Finally, a big bank CEO is being held accountable and we owe it all to Elizabeth Warren

In a first since the financial crisis, a big bank is forcing a CEO to take some public responsibility for misconduct committed on his watch.

According to The Huffington Post, Wells Fargo CEO and chairman John Stumpf will “forfeit $41 million in unvested stock, give up his $2.8 million annual salary (for a time) and get no bonus this year.” Stumpf still has $247 million in WF stock and he gets to keep his position as CEO.

Over the last 5 years, the bank fired 5,300 “low-paid workers” in connection with the scandal, where Wells Fargo employees opened more than 1.5 million fraudulent checking accounts and applied for more than 565,000 credit cards using customer info without their knowledge. As a result, Wells Fargo is paying $185 million in penalties.

The fact that Stumpf is facing any kind of consequence at all is due to the efforts of Elizabeth Warren.

“You should resign… and you should be criminally investigated.” Warren said to Stumpf during a hearing last week.

Taking to Twitter this Wednesday, Warren said that Stumpf’s punishment was a “step in the right direction” but more needs to be done.

From HuffPo:

On Tuesday, Wells Fargo’s board also said that Carrie Tolstedt, the executive responsible for the banking unit that had been ripping off customers, was leaving effective immediately, pushing up her retirement date from the end of this year. She will also get no severance pay or bonus for this year, give up $19 million in stock and won’t receive some “retirement enhancements.”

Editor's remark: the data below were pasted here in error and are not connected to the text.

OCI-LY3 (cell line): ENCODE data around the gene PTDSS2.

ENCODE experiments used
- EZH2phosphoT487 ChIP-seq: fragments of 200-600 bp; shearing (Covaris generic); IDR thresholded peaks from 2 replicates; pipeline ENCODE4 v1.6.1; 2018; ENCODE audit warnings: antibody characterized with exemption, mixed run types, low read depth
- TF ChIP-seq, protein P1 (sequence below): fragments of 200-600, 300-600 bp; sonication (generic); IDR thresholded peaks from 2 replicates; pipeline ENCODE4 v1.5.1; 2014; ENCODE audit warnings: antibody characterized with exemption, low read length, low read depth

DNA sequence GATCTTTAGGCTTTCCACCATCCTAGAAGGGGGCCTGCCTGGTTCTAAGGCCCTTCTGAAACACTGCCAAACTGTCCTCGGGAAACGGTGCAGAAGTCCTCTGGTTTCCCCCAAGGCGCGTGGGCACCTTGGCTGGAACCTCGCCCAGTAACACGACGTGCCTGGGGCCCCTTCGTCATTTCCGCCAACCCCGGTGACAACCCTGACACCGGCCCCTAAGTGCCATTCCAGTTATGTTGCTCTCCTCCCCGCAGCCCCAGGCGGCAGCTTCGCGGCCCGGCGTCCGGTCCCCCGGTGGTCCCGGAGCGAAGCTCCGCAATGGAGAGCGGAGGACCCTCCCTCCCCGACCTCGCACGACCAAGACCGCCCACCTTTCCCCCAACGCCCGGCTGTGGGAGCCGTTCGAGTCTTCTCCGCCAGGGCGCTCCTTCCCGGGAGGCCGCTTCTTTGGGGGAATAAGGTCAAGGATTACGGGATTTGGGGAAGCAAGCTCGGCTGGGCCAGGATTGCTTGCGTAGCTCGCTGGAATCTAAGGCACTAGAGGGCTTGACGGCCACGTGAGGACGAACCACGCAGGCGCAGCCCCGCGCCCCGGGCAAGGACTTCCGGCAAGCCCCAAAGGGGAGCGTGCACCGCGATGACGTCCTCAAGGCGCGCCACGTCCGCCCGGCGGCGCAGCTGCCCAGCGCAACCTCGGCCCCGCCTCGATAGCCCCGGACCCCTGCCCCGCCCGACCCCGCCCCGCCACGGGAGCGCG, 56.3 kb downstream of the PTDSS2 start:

Although Strumpf looks like he may still be sitting pretty, a press release from Wells Fargo’s lead independent board member Stephen Sanger suggested that the CEO may have a rocky road ahead, since the bank is hiring an independent law firm to “take all appropriate actions” regarding the scam.

Strumpf’s penalties mark the first time a banking figure has been held accountable since the financial crisis. JPMorgan’s Chairman and CEO Jamie Dimon came the closest when he took a pay cut from $23.1 million the year before the scandal to $11.5 million.

“Our biggest concern is that too many people are focused just on the CEO,” Dennis Kelleher, the president and CEO of the nonprofit Better Markets, told The Huffington Post.

“This was a breakdown of the entire corporate chain of command.”

 [The Huffington Post]

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